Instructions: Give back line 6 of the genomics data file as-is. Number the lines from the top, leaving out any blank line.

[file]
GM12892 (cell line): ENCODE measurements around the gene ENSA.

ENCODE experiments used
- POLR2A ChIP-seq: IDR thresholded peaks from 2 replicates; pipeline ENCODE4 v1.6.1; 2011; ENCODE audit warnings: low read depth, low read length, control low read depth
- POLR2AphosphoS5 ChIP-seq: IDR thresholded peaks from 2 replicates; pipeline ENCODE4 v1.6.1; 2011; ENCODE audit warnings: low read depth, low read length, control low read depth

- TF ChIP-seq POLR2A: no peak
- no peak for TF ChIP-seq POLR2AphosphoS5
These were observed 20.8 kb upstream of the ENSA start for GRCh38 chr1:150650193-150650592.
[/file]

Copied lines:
- no peak for TF ChIP-seq POLR2AphosphoS5